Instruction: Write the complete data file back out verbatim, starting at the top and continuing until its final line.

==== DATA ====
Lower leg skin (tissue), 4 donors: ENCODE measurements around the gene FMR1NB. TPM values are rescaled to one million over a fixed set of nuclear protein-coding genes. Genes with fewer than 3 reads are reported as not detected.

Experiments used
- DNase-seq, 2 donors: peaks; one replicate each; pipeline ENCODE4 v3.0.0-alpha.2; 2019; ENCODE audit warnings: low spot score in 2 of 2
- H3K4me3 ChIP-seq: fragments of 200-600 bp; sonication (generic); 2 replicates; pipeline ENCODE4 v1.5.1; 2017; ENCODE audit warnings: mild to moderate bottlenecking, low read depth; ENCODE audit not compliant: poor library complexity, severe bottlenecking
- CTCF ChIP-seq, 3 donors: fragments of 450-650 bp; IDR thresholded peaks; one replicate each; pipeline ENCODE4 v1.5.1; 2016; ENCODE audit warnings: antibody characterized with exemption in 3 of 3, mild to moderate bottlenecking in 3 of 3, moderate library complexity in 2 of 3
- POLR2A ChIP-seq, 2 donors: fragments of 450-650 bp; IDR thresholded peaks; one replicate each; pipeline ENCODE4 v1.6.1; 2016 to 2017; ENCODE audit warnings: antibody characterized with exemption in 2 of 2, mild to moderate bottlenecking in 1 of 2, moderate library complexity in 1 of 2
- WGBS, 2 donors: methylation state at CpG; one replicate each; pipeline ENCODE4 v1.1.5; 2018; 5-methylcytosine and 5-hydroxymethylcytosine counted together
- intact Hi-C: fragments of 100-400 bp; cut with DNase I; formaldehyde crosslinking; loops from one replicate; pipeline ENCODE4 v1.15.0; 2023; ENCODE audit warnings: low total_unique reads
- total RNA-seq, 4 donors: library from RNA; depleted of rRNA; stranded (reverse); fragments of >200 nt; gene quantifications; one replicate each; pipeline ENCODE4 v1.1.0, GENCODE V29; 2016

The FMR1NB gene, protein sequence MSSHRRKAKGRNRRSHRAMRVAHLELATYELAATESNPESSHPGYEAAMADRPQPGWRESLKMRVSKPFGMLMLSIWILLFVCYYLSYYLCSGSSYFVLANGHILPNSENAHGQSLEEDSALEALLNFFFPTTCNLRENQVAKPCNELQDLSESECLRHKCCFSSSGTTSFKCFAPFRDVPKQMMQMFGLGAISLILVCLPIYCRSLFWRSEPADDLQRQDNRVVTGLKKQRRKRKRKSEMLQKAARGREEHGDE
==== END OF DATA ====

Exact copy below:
Lower leg skin (tissue), 4 donors: ENCODE measurements around the gene FMR1NB. TPM values are rescaled to one million over a fixed set of nuclear protein-coding genes. Genes with fewer than 3 reads are reported as not detected.

Experiments used
- DNase-seq, 2 donors: peaks; one replicate each; pipeline ENCODE4 v3.0.0-alpha.2; 2019; ENCODE audit warnings: low spot score in 2 of 2
- H3K4me3 ChIP-seq: fragments of 200-600 bp; sonication (generic); 2 replicates; pipeline ENCODE4 v1.5.1; 2017; ENCODE audit warnings: mild to moderate bottlenecking, low read depth; ENCODE audit not compliant: poor library complexity, severe bottlenecking
- CTCF ChIP-seq, 3 donors: fragments of 450-650 bp; IDR thresholded peaks; one replicate each; pipeline ENCODE4 v1.5.1; 2016; ENCODE audit warnings: antibody characterized with exemption in 3 of 3, mild to moderate bottlenecking in 3 of 3, moderate library complexity in 2 of 3
- POLR2A ChIP-seq, 2 donors: fragments of 450-650 bp; IDR thresholded peaks; one replicate each; pipeline ENCODE4 v1.6.1; 2016 to 2017; ENCODE audit warnings: antibody characterized with exemption in 2 of 2, mild to moderate bottlenecking in 1 of 2, moderate library complexity in 1 of 2
- WGBS, 2 donors: methylation state at CpG; one replicate each; pipeline ENCODE4 v1.1.5; 2018; 5-methylcytosine and 5-hydroxymethylcytosine counted together
- intact Hi-C: fragments of 100-400 bp; cut with DNase I; formaldehyde crosslinking; loops from one replicate; pipeline ENCODE4 v1.15.0; 2023; ENCODE audit warnings: low total_unique reads
- total RNA-seq, 4 donors: library from RNA; depleted of rRNA; stranded (reverse); fragments of >200 nt; gene quantifications; one replicate each; pipeline ENCODE4 v1.1.0, GENCODE V29; 2016

The FMR1NB gene, protein sequence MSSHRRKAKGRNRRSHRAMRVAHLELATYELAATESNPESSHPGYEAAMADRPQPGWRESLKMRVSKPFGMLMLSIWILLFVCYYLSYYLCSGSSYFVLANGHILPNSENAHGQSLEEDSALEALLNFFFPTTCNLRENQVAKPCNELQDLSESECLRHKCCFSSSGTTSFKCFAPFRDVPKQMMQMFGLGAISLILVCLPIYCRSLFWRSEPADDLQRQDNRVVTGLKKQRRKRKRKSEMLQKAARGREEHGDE